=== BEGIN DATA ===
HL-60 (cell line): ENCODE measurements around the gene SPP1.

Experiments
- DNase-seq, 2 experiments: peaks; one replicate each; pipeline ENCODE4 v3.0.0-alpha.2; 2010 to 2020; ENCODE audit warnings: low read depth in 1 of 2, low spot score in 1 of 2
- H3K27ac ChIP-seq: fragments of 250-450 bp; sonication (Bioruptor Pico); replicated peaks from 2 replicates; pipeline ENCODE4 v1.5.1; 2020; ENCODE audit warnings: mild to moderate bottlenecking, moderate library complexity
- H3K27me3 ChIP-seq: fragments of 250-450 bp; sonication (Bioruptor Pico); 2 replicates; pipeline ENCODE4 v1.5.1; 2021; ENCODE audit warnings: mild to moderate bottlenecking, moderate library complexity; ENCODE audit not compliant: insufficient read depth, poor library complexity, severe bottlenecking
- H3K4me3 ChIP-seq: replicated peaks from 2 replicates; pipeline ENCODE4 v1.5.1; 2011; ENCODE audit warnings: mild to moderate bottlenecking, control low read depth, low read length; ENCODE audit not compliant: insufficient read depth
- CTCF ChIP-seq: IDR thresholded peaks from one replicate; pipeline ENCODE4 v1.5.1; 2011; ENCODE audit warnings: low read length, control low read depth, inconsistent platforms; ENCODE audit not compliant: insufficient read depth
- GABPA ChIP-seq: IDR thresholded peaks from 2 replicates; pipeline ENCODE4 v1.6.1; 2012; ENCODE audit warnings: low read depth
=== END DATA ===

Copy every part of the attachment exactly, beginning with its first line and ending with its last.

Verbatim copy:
HL-60 (cell line): ENCODE measurements around the gene SPP1.

Experiments
- DNase-seq, 2 experiments: peaks; one replicate each; pipeline ENCODE4 v3.0.0-alpha.2; 2010 to 2020; ENCODE audit warnings: low read depth in 1 of 2, low spot score in 1 of 2
- H3K27ac ChIP-seq: fragments of 250-450 bp; sonication (Bioruptor Pico); replicated peaks from 2 replicates; pipeline ENCODE4 v1.5.1; 2020; ENCODE audit warnings: mild to moderate bottlenecking, moderate library complexity
- H3K27me3 ChIP-seq: fragments of 250-450 bp; sonication (Bioruptor Pico); 2 replicates; pipeline ENCODE4 v1.5.1; 2021; ENCODE audit warnings: mild to moderate bottlenecking, moderate library complexity; ENCODE audit not compliant: insufficient read depth, poor library complexity, severe bottlenecking
- H3K4me3 ChIP-seq: replicated peaks from 2 replicates; pipeline ENCODE4 v1.5.1; 2011; ENCODE audit warnings: mild to moderate bottlenecking, control low read depth, low read length; ENCODE audit not compliant: insufficient read depth
- CTCF ChIP-seq: IDR thresholded peaks from one replicate; pipeline ENCODE4 v1.5.1; 2011; ENCODE audit warnings: low read length, control low read depth, inconsistent platforms; ENCODE audit not compliant: insufficient read depth
- GABPA ChIP-seq: IDR thresholded peaks from 2 replicates; pipeline ENCODE4 v1.6.1; 2012; ENCODE audit warnings: low read depth